football together.
But not all situations end as dramatical-
ly as Serna's.
"We had personal clashes," LSA sopho-
more Crystal Johnson said of her former
roommate. "I didn't really respect her -
our morals were very different."
Johnson said her roommate was an
"Internet addict."
"She stayed up on the computer until 2
a.m. every night," Johnson said.
Johnson and her roommate eventually
spoke with their resident adviser, but noth-
ing "really got resolved", she said.
Eventually, Johnson moved into a differ-
ent room with someone she knew.
Johnson now lives with two friends and
said she's much happier with the arrange-
ment.
RAs are advised to tell students to work
out their problems, said West Quad RA
Jordan Stylogout.
"We ask they try to deal with their prob-
lem before coming to us," said Stylogout,
an LSA junior. "It's really hard to get a
room change, especially with the over-
booking this year."
Stylogout said most of the disagree-
ments are over little things.
"A lot of students transgress cultural
and racial differences," said Stylogout.
"But their problems come from inherent
differences and personalities."
The Phantom
While roommates can constantly battle
each other, some students live together in
a more quiet atmosphere.
They hardly see their "phantom
roommate" - someone who keeps all
their stuff in the room, but rarely stays
there.
LSA sophomore Rob McPeak said his
phantom roommate had strange idiosyn-
crasies. LSA sophomore Brian Galvin
lived down the hall from McPeak and his
quirky roommate.
"He would come home late at night and
blast Metallica," Galvin said. "During the
day, he would turn on Metal lica as loud as
he could, and then leave for class while
leaving the music on."
McPeak said he liked his roommate's
odd quirks, and he was a good person at
heart.
"I knew from the beginning he was a lit-
tle different," Mcpeak said. "The second
day of classes, he pulled an all nighter....
He is goofy."
He is the nicest guy you ever want to
meet.",
Galvin said McPeak's roommate had a
lot of character, despite somne odd traits.
"He was the greatest guy," Galvin said.
"The fact that hewas different gave him

ing in Ann Arbor.
"He would fill five glasses of milk at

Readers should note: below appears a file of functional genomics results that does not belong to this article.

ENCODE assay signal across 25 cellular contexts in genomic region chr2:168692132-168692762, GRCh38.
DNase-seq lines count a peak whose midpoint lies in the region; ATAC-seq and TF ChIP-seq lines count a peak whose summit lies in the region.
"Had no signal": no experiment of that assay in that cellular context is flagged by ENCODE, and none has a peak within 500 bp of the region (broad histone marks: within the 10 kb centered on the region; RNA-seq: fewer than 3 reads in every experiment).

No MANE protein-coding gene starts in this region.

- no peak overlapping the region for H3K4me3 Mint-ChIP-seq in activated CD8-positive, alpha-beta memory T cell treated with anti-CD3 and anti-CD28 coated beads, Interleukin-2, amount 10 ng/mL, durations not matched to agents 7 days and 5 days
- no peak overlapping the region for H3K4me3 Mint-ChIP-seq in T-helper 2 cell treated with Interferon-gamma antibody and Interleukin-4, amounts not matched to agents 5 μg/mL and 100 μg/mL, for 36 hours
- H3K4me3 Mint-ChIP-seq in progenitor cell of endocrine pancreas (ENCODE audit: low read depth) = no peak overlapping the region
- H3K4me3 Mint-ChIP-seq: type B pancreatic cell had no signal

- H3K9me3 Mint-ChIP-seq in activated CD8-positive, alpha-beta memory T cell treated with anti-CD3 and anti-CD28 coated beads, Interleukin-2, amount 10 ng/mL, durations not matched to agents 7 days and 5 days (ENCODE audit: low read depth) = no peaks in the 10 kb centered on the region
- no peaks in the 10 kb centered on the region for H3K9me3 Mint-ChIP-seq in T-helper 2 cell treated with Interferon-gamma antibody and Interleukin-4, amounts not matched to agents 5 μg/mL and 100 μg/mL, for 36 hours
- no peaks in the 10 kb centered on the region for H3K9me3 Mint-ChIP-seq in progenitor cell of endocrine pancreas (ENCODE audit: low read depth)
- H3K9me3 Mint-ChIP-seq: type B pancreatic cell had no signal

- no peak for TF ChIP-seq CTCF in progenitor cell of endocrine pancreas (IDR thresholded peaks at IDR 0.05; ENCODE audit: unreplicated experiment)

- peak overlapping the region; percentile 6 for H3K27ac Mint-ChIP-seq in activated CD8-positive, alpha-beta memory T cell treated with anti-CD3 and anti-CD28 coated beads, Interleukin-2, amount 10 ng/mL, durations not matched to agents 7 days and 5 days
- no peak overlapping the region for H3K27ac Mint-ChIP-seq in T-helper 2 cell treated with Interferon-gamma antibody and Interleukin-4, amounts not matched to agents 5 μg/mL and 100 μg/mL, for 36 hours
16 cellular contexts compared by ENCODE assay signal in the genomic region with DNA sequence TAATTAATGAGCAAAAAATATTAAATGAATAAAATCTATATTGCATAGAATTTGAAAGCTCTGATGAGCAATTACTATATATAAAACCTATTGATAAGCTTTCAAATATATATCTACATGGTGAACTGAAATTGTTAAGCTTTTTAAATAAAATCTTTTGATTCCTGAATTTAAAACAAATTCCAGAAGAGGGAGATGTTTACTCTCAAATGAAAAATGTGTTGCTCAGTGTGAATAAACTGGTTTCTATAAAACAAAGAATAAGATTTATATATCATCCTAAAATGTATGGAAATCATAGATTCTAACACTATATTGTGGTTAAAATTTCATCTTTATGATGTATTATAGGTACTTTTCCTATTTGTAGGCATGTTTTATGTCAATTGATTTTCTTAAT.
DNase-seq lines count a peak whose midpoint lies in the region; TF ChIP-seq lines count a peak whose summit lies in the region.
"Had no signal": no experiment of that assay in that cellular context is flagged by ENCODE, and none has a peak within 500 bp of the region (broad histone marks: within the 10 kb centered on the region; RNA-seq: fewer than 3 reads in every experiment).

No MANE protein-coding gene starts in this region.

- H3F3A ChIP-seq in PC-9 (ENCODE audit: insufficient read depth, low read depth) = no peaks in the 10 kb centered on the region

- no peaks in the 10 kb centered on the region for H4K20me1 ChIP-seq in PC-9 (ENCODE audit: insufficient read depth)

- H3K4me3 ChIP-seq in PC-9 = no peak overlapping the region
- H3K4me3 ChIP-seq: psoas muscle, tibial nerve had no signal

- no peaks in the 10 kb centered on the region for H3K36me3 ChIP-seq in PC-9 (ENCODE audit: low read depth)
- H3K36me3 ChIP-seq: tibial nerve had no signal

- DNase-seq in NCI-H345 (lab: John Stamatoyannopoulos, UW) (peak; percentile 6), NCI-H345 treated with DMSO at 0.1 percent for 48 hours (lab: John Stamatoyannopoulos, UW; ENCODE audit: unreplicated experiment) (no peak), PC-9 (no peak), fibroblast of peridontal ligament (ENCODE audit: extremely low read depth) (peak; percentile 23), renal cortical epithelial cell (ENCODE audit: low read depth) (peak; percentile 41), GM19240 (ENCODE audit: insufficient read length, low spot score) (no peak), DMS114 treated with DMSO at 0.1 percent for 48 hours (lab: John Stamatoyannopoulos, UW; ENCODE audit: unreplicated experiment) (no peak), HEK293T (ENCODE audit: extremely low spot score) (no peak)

dinner and take a sip from each one,"
Mcpeak said.
Brody said he also faced an unusual
roommate situation. His former roommate
kept a cloth bag hanging from the loft,
which he never allowed anyone to rum-
mage through.
"No one was allowed to look in the
bag," Brody said. "We used to gather
around it. I never found out what was in
the bag."
Ironing out diffrences
Not all roommate relations resemble the
makings of a Saturday Night Live sketch.
Some actually like each other.
LSA sophomore Andrea Lipps said she
considers her former roommate. LSA
sophomore Lacey Hillman, to be one of
her best friends.
"I loved my roommate," Lipps said.
"We just clicked from the very begin-
ning."
Lipps said first-year students have to
take in consideration that their room-
mates may come from a different back-
ground.
"You have to be tolerant of those differ-
ences," Lipps said. "We are even talking
of living together again."
For Engineering first-year students Matt
Liston and Nikhil Shoorji, coming to cam-
pus brought them together.
"I didn't think (Nikhil) would be much
of a partier, but he stays out later than me,"
Liston said.
Both Liston, a Michigan native, and
Shoorji, who recently moved from
Bombay, India, decided to room blind.
They said they were somewhat sur-
prised about having each other .for
roommates.
"I just had to get to know (Matt),"
Shoorji said. "He's quite friendly and I
didn't expect that."
LSA first-year student Nicholas Yu'also
lives with Shoorji and Liston in South
Quad residence hall, and moved to the
U.S. from Hong Kong in 1983.
Yu said he had a chance to speak with
both of his roommates before meeting
them.
"Nikhil said he was from Bombay and
did not come to America that often,'' Yu
said. "I talked to Mart alot, and I thought
he was cool guy before I really met him."
Despite their differences in culture, the
roommates said they enjoy similar pas-
times. For example, all three agreed that
"Mallrats" is their favorite movie.
"We have a lot of common interests,"
Liston said. "The same taste in movies and
music."